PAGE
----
- June bodes to be a banner month
- By your own words …
- How to describe the Chief’s book
- Yes, Yes, No, Yes
- Injustice at the Intersection
- S’il n’y a pas de solution
After I began writing/compiling on Friday, I got the news: This June may be the month when an oxymoron is declared a Constitutional imperative.
I’d say that will be the official end of the USA’s claim to the loyalty of anyone loyal to God, except that the exultant legal commentators (and most of the legal commentators in cyberspace are just peeing themselves over this like excited virtual Cocker Spaniels) have found some Cheese-Eating cultural surrender monkeys over at The Thing That Used To Be Evangelicalism, busily drafting the terms of their prophetic capitulation. Presumably, the Republican Party at Prayer is capitulating “for the sake of the children,” who threaten to hold their breath until they turn blue or until an oxymoron is declared a Constitutional imperative.
Although Eichenwald characterized his article as “an attempt to save the Bible from the ignorance, hatred and bias that has been heaped upon it,” Eichenwald has rather contributed to that ignorance, hatred, and bias. In stating that “the actual words of the Bible can’t be ignored just to line it up with what people want to believe,” he has unwittingly offered us a picture of how the Bible is all too often misrepresented by those on the theological left who simply don’t like what it says.
(Robert Gagnon) Kurt Eichenwald’s Newsweek Advent Screed was apparently a pseudo-intellectual attack on the Bible, which is impenetrable and unreliable but also clearly teaches exactly what Eichenwald wants to believe.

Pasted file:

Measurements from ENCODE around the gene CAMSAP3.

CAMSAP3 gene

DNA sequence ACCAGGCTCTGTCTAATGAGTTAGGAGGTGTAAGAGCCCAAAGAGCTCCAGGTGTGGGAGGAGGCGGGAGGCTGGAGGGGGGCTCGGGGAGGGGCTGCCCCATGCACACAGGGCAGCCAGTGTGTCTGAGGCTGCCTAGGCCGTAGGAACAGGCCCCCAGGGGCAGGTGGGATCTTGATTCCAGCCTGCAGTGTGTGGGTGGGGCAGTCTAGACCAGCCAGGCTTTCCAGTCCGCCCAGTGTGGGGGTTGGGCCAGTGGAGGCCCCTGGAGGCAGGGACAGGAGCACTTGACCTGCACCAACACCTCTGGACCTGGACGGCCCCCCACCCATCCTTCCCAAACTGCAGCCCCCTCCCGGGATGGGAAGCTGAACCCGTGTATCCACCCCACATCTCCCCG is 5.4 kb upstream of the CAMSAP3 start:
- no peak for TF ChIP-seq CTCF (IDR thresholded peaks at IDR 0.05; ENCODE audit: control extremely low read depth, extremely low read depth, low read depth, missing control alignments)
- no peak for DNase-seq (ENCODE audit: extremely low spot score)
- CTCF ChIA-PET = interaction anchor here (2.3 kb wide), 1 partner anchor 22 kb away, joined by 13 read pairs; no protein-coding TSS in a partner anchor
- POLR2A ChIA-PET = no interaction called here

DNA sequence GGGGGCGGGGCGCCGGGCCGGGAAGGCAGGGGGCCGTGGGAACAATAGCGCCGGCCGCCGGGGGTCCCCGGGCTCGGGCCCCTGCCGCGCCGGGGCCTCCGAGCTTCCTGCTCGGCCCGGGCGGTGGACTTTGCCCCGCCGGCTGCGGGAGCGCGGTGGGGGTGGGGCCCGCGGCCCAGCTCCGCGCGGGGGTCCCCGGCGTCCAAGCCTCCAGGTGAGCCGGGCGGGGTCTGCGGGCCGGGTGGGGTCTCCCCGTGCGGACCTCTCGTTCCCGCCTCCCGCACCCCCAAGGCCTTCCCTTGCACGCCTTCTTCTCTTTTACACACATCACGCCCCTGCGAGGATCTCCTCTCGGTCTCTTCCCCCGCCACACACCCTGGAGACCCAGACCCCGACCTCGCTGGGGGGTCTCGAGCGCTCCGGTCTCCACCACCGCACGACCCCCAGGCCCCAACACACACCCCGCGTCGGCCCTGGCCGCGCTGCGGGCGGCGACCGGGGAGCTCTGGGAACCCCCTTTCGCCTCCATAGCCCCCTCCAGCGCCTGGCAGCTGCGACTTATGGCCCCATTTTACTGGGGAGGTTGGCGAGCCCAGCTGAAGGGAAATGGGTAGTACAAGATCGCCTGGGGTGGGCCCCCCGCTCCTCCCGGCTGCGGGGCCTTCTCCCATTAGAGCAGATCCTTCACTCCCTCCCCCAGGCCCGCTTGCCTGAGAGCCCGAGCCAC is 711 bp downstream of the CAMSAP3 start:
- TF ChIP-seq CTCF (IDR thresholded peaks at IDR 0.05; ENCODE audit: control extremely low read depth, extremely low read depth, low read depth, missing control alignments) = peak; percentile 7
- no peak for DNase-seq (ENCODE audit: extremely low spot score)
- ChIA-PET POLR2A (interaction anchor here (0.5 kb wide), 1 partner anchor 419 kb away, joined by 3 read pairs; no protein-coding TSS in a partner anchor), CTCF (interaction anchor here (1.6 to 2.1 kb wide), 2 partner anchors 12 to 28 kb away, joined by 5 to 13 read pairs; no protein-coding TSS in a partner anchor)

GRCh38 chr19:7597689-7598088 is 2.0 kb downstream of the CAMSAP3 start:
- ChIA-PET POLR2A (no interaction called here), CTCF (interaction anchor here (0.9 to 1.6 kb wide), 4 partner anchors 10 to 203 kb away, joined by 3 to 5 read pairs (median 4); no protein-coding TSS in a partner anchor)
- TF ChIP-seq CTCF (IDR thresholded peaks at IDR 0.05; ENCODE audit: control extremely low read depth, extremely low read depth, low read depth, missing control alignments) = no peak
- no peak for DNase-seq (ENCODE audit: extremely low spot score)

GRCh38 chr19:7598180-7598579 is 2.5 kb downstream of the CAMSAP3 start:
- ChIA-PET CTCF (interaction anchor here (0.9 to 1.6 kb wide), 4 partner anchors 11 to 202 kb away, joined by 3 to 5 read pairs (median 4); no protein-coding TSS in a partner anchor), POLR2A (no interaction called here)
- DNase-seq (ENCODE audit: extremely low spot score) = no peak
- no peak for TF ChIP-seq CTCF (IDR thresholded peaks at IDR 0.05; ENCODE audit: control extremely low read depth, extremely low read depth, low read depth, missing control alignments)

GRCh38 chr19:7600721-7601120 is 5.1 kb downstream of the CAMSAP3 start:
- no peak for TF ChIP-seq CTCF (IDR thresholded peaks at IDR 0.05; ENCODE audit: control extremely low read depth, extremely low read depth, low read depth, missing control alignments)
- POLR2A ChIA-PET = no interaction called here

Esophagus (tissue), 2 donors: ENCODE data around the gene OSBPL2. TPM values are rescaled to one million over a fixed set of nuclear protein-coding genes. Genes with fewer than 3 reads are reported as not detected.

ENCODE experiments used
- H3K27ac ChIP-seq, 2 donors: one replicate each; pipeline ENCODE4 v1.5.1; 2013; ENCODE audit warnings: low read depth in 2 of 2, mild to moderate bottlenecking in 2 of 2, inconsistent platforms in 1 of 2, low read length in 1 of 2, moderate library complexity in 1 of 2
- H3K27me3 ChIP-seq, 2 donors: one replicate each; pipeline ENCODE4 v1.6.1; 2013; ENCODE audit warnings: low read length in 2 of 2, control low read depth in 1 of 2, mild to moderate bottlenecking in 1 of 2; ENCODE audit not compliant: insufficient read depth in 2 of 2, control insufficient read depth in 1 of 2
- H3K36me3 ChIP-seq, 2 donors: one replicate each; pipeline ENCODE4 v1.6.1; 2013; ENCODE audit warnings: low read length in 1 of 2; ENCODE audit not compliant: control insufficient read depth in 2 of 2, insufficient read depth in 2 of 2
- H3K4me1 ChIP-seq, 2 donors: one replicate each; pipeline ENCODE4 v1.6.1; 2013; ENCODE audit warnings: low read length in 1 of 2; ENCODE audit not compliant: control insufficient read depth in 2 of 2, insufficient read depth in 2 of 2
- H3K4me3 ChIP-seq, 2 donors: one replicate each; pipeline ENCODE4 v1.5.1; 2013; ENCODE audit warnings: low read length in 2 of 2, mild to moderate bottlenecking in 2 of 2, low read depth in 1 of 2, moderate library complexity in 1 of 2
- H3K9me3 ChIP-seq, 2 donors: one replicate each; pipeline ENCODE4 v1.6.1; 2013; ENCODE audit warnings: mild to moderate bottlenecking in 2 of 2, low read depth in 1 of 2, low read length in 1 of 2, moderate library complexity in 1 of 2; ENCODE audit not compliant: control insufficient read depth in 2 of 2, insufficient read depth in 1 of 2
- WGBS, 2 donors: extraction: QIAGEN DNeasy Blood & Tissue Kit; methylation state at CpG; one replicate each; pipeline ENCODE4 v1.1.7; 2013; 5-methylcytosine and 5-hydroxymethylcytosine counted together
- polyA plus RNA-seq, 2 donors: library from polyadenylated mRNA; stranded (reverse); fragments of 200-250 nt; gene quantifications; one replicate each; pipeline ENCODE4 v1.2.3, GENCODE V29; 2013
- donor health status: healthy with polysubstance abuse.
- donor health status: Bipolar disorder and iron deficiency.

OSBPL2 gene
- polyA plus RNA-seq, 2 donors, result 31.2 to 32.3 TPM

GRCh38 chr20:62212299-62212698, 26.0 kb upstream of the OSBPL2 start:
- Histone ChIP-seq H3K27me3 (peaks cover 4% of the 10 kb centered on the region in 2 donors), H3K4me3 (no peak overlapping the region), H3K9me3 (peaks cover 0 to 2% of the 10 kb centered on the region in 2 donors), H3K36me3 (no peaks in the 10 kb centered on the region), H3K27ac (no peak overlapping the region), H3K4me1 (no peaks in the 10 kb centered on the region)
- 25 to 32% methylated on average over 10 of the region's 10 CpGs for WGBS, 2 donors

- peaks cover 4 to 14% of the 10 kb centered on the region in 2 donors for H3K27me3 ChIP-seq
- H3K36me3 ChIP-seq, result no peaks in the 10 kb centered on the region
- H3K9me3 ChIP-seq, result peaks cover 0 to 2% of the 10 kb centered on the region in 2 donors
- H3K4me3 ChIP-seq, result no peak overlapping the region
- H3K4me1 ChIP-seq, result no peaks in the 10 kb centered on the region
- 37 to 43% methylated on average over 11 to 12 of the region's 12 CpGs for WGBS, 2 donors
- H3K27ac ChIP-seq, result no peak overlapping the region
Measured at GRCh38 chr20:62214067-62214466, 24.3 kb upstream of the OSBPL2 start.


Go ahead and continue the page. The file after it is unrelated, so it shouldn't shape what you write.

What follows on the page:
Prof. Gagnon, in rebuttal, suggests that the apostle Paul really does consider homosexuality a particularly serious sin, but I’m content to view it as a garden-variety sin that has a particularly serious constituency denying that it’s problematic at all, but denying it with frivolous arguments.
It’s bad enough on America’s campuses, but illiberal shaming rituals of intolerance are coming to the workplace too. If you say or write anything, even privately, that certain groups may find offensive, you can lose your job. Just ask Atlanta’s Fire Chief Kelvin Cochran, who was recently fired because of a book he published outside of work in which he expressed Christianity’s traditional teachings on homosexuality.
(Kim R. Holmes at Public Discourse) Although Holmes means well, I think she (he?) overstates the offensiveness of Chief Cochran’s book. He tried to express Christianity’s traditional teachings on sexuality, which incidentally includes opposition to homogenital conduct, which got, so far as I have seen, two brief mentions, in lists of other sexual sins, reportedly on a single page, in the whole book.
“Uncleanness—whatever is opposite of purity; including sodomy, homosexuality, lesbianism, pederasty, bestiality, all other forms of sexual perversion.”
“Naked men refuse to give in, so they pursue sexual fulfillment through multiple partners, with the opposite sex, the same sex and sex outside of marriage and many other vile, vulgar and inappropriate ways which defile their body-temple and dishonor God.”
In other words, it was a not a book focused on homosexuality at all, but was focused on overall Christian sexual conduct – deviations from which by the 95% – 98% of Christians who are “straight” has robbed them of their will or credibility in opposing homosexual sin.